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The world of the conservation biologist is nothing if not challenging. Continually limited funding, a depressing litany of habitat and species losses, a burgeoning human population that does not seem to grasp the relevance or depth of our problems, and a complex natural world with few easy and clear answers are just a few of the challenges that we face daily. Despite that, we continue on, confident in the knowledge that we are doing the right thing and hopeful that the global situation will improve with our help. We have little choice but to forge ahead if we truly believe that what we are doing is correct and necessary, so we persevere against evermounting odds.
Most biologists are familiar with terms such as ‘hybrid vigour’ and ‘cross fertilization’, and we generally understand the significance of among-population gene flow and inbreeding avoidance. Even the layman has a vague understanding of these concepts, and speaks of ‘bringing in new blood’ to a domestic population that may be in decline. Outbreeding, provided it is not too extreme, is often beneficial to a population and can rejuvenate a ‘tired’ gene pool and reverse the ills of inbreeding depression; it can introduce new characteristics and increase vigour. These genetic concepts can, I think, also be useful when applied to entire fields of study. We in the conservation community could benefit from the experience, perspectives and world views of others, and perhaps avoid reinventing the wheel as we venture into new territories. I believe some cross-fertilization with other fields could enhance our conservation efforts.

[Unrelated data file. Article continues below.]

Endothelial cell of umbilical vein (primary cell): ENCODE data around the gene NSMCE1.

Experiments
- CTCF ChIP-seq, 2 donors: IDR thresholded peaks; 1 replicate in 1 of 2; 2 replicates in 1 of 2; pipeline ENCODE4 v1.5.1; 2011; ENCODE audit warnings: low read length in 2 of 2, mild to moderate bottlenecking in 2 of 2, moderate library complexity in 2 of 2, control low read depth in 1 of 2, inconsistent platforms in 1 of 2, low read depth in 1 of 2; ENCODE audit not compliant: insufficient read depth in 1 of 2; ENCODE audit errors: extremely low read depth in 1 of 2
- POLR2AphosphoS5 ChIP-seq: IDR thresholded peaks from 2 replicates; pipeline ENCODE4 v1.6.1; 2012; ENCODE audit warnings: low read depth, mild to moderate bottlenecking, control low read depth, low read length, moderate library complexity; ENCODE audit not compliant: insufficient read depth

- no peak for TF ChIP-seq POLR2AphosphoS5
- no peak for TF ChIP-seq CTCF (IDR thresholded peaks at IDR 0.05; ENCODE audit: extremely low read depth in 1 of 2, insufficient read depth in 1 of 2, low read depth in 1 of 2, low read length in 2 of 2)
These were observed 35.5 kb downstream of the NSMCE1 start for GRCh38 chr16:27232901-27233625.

Conservation science is born of an inherent conflict. On one hand it is based in science, an objective, value-free search for truth that leads to general laws, with no a priori desire for particular outcomes. On the other hand it is clearly driven by value–laden goals related to making the human–nature relationship an enduring one. In contrast to an objective science, particular outcomes – such as preservation of biodiversity and protection or restoration of functioning ecosystems – are clearly pursued in conservation. The result is a sometimes uncomfortable merging of two human endeavours – one objective and one value-laden – that are inherently antagonistic and can result in tension. To make this tension creative, rather than destructive, we need to understand how both components are necessary and synergistic in forming a complete conservation science.